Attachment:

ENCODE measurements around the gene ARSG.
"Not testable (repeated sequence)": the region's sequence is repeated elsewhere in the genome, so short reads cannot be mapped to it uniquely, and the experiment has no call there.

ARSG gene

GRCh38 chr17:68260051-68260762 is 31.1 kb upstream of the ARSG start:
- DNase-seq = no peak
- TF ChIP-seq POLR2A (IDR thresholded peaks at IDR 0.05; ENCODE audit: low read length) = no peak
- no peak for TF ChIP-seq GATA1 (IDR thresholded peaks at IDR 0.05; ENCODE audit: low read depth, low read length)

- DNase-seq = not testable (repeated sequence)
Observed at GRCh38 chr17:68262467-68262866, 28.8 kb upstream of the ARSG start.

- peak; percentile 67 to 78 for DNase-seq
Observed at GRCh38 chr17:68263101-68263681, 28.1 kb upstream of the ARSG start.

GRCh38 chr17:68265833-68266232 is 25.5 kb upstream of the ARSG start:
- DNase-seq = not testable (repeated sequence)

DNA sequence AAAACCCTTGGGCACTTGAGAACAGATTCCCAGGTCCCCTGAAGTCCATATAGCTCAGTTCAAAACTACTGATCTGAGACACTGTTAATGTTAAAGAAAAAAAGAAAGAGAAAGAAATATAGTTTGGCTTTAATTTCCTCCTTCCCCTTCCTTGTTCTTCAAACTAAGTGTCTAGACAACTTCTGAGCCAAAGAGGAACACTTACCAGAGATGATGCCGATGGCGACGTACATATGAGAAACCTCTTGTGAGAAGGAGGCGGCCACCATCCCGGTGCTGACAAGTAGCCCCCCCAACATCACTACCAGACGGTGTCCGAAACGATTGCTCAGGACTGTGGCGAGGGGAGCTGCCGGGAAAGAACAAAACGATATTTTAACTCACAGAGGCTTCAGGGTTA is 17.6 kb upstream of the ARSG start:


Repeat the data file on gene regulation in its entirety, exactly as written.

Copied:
ENCODE measurements around the gene ARSG.
"Not testable (repeated sequence)": the region's sequence is repeated elsewhere in the genome, so short reads cannot be mapped to it uniquely, and the experiment has no call there.

ARSG gene

GRCh38 chr17:68260051-68260762 is 31.1 kb upstream of the ARSG start:
- DNase-seq = no peak
- TF ChIP-seq POLR2A (IDR thresholded peaks at IDR 0.05; ENCODE audit: low read length) = no peak
- no peak for TF ChIP-seq GATA1 (IDR thresholded peaks at IDR 0.05; ENCODE audit: low read depth, low read length)

- DNase-seq = not testable (repeated sequence)
Observed at GRCh38 chr17:68262467-68262866, 28.8 kb upstream of the ARSG start.

- peak; percentile 67 to 78 for DNase-seq
Observed at GRCh38 chr17:68263101-68263681, 28.1 kb upstream of the ARSG start.

GRCh38 chr17:68265833-68266232 is 25.5 kb upstream of the ARSG start:
- DNase-seq = not testable (repeated sequence)

DNA sequence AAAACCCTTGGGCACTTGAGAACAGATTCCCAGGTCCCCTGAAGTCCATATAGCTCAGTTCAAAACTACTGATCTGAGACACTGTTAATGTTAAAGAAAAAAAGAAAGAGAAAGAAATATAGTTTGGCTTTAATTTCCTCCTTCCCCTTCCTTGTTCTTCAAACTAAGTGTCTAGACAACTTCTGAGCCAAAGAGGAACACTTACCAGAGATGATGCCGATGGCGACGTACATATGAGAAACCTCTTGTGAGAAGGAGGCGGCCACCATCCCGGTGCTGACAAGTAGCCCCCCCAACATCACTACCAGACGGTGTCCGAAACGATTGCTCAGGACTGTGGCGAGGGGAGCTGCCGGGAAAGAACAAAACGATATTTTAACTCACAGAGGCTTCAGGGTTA is 17.6 kb upstream of the ARSG start: